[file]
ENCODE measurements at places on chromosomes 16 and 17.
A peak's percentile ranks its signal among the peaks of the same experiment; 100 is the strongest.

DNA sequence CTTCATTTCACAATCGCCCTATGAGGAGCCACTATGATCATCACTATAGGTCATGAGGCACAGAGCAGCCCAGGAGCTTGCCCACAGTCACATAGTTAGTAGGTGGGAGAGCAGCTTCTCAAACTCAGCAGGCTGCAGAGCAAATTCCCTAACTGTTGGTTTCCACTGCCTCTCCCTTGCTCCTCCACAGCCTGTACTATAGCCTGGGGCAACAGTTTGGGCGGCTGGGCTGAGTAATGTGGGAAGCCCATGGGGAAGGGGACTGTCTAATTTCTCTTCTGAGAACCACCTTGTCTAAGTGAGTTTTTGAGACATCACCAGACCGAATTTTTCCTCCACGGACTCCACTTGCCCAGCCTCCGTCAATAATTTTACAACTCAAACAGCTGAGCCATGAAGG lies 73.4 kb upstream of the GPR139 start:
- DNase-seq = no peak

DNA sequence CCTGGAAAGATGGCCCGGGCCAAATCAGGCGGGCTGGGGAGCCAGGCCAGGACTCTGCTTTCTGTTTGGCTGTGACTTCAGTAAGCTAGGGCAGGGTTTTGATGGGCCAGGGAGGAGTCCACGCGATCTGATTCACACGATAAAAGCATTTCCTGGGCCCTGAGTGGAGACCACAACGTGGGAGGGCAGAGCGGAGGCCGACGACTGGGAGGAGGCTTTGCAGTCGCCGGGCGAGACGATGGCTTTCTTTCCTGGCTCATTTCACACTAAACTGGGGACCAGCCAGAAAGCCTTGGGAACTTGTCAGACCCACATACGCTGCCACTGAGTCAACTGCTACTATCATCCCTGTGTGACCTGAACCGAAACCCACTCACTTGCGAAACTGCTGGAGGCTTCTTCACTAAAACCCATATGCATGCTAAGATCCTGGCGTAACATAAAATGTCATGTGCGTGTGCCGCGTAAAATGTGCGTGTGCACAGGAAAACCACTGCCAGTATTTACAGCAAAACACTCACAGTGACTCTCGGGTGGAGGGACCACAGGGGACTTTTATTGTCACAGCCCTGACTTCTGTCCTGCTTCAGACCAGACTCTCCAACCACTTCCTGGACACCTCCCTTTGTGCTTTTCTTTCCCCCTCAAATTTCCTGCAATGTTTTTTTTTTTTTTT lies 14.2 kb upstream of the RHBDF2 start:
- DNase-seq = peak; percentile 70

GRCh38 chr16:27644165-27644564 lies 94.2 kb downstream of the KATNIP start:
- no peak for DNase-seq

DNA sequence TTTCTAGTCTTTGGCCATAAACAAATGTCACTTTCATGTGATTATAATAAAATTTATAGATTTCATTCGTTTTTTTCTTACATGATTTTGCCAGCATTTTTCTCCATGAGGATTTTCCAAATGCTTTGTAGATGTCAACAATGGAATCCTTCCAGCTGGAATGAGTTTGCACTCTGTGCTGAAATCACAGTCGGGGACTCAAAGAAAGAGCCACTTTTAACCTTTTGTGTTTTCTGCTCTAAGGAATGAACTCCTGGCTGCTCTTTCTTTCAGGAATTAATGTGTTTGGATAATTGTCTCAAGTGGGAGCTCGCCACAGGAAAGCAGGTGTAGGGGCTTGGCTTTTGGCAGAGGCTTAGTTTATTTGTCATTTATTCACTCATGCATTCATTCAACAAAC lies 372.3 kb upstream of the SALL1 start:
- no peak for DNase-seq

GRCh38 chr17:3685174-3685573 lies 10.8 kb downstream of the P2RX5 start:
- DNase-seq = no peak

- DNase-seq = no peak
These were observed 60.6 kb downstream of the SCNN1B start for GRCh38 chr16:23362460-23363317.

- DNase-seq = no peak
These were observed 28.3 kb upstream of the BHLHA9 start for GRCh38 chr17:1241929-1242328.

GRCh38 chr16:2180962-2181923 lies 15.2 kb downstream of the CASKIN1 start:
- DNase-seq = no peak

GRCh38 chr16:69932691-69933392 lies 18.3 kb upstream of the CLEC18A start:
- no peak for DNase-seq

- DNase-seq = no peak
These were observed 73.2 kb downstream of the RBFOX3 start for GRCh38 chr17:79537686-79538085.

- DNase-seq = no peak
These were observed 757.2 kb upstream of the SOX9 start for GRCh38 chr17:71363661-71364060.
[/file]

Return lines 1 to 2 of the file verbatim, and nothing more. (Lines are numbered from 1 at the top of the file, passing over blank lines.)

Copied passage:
ENCODE measurements at places on chromosomes 16 and 17.
A peak's percentile ranks its signal among the peaks of the same experiment; 100 is the strongest.